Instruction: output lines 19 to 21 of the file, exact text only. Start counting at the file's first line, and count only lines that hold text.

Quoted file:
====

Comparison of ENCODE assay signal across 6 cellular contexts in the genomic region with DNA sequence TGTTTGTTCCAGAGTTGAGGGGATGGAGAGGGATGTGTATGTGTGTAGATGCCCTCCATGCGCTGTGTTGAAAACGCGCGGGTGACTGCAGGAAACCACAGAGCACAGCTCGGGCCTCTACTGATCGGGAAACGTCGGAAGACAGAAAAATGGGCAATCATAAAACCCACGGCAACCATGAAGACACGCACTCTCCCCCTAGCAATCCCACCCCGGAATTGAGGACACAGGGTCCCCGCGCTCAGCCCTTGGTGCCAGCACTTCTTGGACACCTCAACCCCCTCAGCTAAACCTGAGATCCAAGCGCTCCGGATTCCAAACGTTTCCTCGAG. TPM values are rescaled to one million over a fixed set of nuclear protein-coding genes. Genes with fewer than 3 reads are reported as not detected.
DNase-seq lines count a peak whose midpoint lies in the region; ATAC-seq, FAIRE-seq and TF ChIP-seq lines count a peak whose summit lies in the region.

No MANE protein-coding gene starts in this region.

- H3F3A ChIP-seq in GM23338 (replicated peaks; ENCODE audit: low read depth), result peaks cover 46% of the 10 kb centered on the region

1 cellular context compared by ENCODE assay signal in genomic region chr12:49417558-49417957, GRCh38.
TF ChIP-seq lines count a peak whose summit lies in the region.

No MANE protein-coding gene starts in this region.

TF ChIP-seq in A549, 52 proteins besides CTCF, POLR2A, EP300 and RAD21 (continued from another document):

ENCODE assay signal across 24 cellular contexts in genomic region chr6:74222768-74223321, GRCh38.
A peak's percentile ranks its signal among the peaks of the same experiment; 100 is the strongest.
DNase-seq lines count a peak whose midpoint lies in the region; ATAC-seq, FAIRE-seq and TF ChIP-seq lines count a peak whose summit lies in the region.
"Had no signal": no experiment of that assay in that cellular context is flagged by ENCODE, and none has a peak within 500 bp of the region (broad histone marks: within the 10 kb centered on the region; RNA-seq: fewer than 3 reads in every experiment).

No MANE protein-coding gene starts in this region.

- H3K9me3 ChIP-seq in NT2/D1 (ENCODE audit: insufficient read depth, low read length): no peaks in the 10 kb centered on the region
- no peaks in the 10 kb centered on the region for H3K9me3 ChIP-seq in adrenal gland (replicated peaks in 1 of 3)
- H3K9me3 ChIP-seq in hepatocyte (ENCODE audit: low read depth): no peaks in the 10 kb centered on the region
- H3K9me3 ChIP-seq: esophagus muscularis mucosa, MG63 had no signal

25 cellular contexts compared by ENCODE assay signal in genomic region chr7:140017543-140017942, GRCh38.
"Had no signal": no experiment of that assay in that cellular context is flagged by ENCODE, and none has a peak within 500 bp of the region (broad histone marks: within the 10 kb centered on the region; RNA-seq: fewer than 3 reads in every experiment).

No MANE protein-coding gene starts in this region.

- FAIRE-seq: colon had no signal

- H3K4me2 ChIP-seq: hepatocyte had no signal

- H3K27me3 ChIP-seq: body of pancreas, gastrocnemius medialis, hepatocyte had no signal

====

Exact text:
"Had no signal": no experiment of that assay in that cellular context is flagged by ENCODE, and none has a peak within 500 bp of the region (broad histone marks: within the 10 kb centered on the region; RNA-seq: fewer than 3 reads in every experiment).

No MANE protein-coding gene starts in this region.

- FAIRE-seq: colon had no signal